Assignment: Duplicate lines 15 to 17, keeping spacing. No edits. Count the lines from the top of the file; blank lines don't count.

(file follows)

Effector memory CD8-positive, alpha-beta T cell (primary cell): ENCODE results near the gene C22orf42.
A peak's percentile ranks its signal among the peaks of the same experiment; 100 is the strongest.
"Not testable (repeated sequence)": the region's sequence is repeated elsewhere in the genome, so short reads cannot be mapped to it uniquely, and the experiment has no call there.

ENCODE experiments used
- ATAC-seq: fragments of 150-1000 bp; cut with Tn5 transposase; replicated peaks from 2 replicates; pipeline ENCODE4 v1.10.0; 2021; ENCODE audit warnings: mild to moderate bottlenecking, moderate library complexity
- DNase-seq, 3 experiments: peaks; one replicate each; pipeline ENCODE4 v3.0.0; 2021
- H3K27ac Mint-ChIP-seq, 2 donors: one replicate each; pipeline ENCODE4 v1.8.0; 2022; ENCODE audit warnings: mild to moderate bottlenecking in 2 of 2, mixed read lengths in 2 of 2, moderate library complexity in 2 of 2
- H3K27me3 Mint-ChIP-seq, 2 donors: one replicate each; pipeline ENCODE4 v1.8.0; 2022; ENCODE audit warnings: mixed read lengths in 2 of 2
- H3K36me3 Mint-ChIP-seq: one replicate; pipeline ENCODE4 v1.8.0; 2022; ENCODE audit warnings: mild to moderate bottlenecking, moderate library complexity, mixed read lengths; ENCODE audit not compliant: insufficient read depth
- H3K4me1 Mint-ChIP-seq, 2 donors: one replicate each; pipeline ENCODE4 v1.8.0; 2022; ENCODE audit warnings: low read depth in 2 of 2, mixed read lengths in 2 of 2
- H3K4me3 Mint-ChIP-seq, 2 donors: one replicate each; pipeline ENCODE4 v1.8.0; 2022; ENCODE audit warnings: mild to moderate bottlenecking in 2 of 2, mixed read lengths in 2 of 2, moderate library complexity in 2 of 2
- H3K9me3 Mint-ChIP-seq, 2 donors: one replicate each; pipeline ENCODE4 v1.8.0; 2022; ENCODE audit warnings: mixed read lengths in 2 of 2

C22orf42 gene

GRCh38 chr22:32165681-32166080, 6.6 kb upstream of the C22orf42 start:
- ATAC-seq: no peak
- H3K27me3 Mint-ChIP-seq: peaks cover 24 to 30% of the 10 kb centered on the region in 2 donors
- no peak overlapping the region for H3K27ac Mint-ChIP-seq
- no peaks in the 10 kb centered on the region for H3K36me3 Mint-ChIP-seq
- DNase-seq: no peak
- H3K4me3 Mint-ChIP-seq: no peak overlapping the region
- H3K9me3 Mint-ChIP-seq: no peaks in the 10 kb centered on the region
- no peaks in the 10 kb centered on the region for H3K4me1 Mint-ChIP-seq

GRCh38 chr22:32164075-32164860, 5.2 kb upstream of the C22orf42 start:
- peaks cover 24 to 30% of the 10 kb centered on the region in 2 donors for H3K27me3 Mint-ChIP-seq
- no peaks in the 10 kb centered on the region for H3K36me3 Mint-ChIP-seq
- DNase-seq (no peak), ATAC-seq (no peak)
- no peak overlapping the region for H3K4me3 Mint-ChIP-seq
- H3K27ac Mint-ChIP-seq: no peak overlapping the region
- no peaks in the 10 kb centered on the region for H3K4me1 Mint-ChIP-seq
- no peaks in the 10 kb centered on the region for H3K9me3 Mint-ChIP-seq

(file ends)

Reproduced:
- ATAC-seq: no peak
- H3K27me3 Mint-ChIP-seq: peaks cover 24 to 30% of the 10 kb centered on the region in 2 donors
- no peak overlapping the region for H3K27ac Mint-ChIP-seq